IR-2014-119, Dec. 29, 2014

WASHINGTON -- Following the passage of the extenders legislation, the Internal Revenue Service announced today it anticipates opening the 2015 filing season as scheduled in January.

The IRS will begin accepting tax returns electronically on Jan. 20. Paper tax returns will begin processing at the same time.

The decision follows Congress renewing a number of "extender" provisions of the tax law that expired at the end of 2013. These provisions were renewed by Congress through the end of 2014. The final legislation was signed into law Dec 19, 2014.

"We have reviewed the late tax law changes and determined there was nothing preventing us from continuing our updating and testing of our systems," said IRS Commissioner John Koskinen. "Our employees will continue an aggressive schedule of testing and preparation of our systems during the next month to complete the final stages needed for the 2015 tax season."

The IRS reminds taxpayers that filing electronically is the most accurate way to file a tax return and the fastest way to get a refund. There is no advantage to people filing tax returns on paper in early January instead of waiting for e-file to begin.

More information about IRS Free File and other information about the 2015 filing season will be available in January.

Tax Tips Small Business

  • Turning Interest Payments Into Tax Deductions

    Make interest payments work for you, not against you

    You can deduct business-related interest on your business return if you used the borrowed funds to purchase business supplies, equipment, services, etc. Co-mingling business and personal expenses makes it difficult to determine what amount of the interest is business versus personal. If this happens, the IRS may consider the entire amount as nondeductible personal interest and disallow the deduction. Therefore, keep all business purchases made with loans and credit cards clearly separate from your personal expenses. Use a separate credit card for your business to make it easier.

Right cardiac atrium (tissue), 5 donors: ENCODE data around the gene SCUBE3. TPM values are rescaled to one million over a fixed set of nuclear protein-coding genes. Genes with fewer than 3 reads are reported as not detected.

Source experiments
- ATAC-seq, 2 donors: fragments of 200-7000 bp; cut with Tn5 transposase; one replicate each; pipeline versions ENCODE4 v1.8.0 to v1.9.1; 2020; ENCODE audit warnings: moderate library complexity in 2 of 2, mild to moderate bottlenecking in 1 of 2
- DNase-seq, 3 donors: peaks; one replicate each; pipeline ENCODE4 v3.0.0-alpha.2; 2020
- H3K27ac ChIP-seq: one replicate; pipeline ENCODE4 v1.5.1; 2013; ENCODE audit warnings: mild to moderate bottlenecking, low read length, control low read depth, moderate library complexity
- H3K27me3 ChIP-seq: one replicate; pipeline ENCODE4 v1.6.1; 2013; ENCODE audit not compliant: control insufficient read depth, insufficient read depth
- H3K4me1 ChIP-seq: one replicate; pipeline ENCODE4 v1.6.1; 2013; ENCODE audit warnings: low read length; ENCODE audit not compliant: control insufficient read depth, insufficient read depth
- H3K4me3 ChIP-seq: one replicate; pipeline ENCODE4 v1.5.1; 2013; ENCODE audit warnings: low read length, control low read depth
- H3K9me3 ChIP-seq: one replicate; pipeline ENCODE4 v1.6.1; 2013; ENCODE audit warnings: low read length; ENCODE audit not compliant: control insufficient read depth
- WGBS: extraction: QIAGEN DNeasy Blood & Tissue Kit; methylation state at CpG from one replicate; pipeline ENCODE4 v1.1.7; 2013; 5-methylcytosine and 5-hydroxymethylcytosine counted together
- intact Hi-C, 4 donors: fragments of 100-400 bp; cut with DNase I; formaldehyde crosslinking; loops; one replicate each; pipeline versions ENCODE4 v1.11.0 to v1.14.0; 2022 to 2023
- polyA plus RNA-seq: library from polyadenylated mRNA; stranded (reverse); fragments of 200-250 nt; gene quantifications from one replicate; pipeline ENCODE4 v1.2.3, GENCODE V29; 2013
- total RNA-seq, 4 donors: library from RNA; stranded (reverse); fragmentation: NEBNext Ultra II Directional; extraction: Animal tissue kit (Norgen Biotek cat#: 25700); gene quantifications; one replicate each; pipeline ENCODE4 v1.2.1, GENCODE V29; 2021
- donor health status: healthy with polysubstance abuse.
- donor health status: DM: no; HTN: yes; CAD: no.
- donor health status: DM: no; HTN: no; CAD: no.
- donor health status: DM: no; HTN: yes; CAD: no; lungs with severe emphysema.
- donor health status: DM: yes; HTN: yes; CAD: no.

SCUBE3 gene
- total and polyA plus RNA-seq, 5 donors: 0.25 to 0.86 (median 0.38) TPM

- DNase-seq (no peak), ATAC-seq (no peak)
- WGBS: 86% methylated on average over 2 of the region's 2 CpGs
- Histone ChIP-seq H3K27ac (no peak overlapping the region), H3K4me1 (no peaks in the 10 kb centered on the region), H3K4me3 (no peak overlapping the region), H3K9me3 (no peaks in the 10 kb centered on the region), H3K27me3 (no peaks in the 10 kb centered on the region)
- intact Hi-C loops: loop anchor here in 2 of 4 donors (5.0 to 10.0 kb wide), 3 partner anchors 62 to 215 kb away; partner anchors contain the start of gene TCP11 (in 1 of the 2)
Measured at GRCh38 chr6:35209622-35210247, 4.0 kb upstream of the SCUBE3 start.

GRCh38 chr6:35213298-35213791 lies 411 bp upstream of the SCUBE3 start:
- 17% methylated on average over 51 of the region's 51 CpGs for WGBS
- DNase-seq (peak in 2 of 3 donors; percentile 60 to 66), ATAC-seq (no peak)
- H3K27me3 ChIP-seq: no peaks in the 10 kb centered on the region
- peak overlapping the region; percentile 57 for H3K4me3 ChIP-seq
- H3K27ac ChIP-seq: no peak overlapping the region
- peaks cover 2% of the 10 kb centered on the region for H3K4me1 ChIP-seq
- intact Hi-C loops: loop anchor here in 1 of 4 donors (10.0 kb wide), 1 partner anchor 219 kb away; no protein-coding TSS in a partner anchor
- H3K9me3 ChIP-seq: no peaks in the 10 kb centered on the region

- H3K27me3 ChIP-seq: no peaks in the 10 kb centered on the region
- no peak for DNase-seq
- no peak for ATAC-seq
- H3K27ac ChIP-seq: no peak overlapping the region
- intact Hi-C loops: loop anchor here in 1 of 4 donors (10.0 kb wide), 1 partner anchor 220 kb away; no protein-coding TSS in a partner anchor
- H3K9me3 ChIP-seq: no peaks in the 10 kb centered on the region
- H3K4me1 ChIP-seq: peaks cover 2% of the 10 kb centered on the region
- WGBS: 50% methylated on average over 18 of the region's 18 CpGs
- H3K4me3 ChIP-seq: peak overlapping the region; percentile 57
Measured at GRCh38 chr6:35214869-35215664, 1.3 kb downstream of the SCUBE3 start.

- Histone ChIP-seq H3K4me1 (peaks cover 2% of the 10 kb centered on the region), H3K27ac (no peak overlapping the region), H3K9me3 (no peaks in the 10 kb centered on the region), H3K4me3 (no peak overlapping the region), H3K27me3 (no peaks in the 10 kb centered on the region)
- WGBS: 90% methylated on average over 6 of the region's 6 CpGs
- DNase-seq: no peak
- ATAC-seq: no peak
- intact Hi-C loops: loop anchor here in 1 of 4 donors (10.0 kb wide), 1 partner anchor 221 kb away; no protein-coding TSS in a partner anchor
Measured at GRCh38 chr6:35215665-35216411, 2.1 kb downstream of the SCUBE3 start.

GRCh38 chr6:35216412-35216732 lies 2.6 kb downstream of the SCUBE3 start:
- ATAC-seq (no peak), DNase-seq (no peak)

Read more ...

Small Business Quick Tip

  • Self Employed Health Insurance

    If you are a self-employed taxpayer, you may deduct 100 percent of your health insurance premiums from your income. The deduction for health insurance premiums does not reduce your self-employment tax, however.
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Tax Tips Personal

  • Are You Putting Investments in Your Child's Name?

    New rules tighten your options
     
     For the 2014 tax year, children, under the age of 18 who have unearned income in excess of $2,000,are taxed at their parent'shigher rate. At age 18. the kiddie tax applies unless the child provides more than 50% of his/her own support. The kiddie tax also applies to full-time studnets between the ages of 19 and 23 unless they provide more than 50% of their own support. Generally, unearned income includes interest and dividend income, capital gains, taxable social security benefits, and pension distributions.

Personal Quick Tip

  • Medical and Charitable Mileage

    Do you use your auto for charitable purposes? What about going to and from the doctor or dentist? Your mileage for both medical and charitable purposes may be deductible on your tax return. It is important to set up a mileage log and keep it handy so you can track your deductible mileage throuhghout the year.